The top three generative AI legal use cases for in-house counsel

More than ever before, legal teams are leveraging AI to reduce overheads and position themselves as strategic business partners. But in a crowded marketplace of solutions, which generative AI legal use cases are no-brainers for in-house counsel? 

To fulfil our roles as high-performing business partners, it’s critical that in-house legal teams are able to deliver the strategic advice that matters most to our organizations.

However, with over 77 percent of respondents to The 2024 In-House Legal Technology Report stating that time spent on manual daily tasks detracts from their ability to support wider business goals, it’s clear that when it comes to inefficient legal workflows, it’s our highest-value work that is suffering the most.

In this article, we introduce the three most reliable AI use cases to help in-house counsel optimize their efficiency, freeing up time to focus on the work that matters most.

Simplicity – not risk

Despite AI fast becoming a must-have weapon against inefficiency across countless industries, the legal profession has remained cautious of the associated risks. However, despite much of the hype surrounding the dangers of generative AI and its potential negative impact on the legal industry, the reality is that, as in-house lawyers, we are only poised to gain.

While there is a vast array of AI tools on the market, not all are made equal. Some advanced legal AI tools are still in their nascency, and carry greater risk. However, when used strategically, there are a number of proven generative AI legal use cases which can transform the low complexity, mundane tasks which weigh down our workflows – without jeopardizing the integrity of our output.

Three proven generative AI legal use cases to try today

By leveraging safe and proven AI use cases which meet the specific needs of your in-house legal function, you can empower your team to level up their efficiency quickly without taking on unnecessary risk.

Here are three high value, reliable ways to get started with this technology in-house.

1. Contract and invoice data extraction

Rather than focusing on using generative AI to create work from scratch, by far the most valuable way to utilize AI within an in-house legal environment is by surfacing and tracking the extensive data which already exists within your workflows.

Gathering and storing data into a comprehensive repository is the first step to understanding what your legal team is working on and where you are spending your budget – and creating a centralized source of truth is critical when preparing your legal team to adopt in-house legal AI. 

A lot of your most valuable data in-house will originate from invoices and contracts. Attempting to manually extract data from these documents is a burdensome and time-consuming process – and one which is likely to end up at the bottom of your team’s to-do list.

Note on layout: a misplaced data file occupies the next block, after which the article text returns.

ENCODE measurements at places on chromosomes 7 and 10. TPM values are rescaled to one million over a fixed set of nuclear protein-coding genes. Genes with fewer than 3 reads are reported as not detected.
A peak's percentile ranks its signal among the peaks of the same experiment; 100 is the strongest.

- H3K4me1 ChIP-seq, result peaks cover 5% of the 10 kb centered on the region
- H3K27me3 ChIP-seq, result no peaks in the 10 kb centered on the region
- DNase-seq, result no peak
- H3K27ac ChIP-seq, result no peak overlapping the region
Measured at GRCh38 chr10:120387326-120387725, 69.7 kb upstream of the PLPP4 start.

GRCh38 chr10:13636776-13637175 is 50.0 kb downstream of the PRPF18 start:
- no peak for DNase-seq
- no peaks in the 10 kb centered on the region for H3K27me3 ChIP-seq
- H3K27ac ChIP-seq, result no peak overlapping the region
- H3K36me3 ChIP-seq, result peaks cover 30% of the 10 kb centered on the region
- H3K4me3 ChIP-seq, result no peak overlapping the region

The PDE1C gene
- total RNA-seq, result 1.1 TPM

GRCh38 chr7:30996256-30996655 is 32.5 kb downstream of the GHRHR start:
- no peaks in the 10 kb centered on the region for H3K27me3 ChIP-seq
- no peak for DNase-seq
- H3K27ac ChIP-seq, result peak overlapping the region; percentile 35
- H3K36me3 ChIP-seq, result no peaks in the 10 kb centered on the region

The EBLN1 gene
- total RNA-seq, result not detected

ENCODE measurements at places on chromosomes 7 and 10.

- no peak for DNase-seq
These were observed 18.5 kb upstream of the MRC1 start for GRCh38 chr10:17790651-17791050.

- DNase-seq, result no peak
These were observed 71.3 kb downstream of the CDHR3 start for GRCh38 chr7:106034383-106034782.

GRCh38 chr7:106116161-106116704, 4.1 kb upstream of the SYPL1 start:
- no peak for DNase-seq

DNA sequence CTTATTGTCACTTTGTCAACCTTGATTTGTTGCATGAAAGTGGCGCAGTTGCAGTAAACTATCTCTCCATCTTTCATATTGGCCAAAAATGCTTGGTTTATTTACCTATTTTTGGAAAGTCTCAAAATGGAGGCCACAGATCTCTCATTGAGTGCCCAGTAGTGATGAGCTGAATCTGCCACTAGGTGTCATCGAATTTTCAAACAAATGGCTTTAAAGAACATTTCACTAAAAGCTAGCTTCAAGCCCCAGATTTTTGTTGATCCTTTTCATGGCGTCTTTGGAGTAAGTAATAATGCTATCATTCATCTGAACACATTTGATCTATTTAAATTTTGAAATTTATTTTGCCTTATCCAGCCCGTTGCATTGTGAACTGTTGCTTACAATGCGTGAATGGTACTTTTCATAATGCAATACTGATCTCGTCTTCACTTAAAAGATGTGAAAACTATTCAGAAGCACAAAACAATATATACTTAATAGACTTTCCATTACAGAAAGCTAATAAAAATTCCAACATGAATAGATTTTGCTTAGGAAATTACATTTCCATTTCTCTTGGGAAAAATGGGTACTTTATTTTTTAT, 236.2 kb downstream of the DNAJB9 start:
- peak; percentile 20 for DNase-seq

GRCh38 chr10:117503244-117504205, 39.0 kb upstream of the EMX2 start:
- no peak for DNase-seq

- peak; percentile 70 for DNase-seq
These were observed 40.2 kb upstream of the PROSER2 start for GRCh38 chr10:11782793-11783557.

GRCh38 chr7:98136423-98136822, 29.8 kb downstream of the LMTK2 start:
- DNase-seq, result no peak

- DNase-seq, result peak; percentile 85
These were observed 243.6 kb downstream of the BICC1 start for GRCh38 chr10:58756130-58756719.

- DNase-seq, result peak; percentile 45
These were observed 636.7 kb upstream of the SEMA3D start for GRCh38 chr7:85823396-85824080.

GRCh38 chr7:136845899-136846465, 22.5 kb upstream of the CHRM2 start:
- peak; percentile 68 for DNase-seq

“Use AI to extract your data into contract or spend management systems (or, even better, into a comprehensive legal workspace such as LawVu) to build up a rich repository.”

AI can help you dramatically improve the level of visibility and control that you have over your contracts and invoices. AI-powered contract extraction tools can identify and extract relevant data from your contracts, reducing the need for manual searches, speeding up review times and reducing the chances of missed deadlines, while AI-powered invoice extraction tools allow you to streamline your legal spend management.

By extracting your data into contract or spend management systems (or, even better, into a comprehensive legal workspace such as LawVu) these tools will enable you to build up a rich repository of data – one which will expedite the process of populating future documents and provide invaluable operational insight across the breadth of your legal work.

2. Contract redlining

Enhance your contract review processes by using AI tools which can analyze contracts, identify clauses, and flag potential risks. Before investing in a redlining tool, it’s worth considering who in your team is spending the most time on contract review – and what would benefit them the most.

If you have a team of senior lawyers working on complex contracts, a tool like Henchman which will simply surface relevant language may help them navigate through a long contract more quickly. However, junior lawyers may benefit more from a tool like Robin AI, which provides guardrails by displaying your playbook as a checklist to work through to ensure nothing is missed.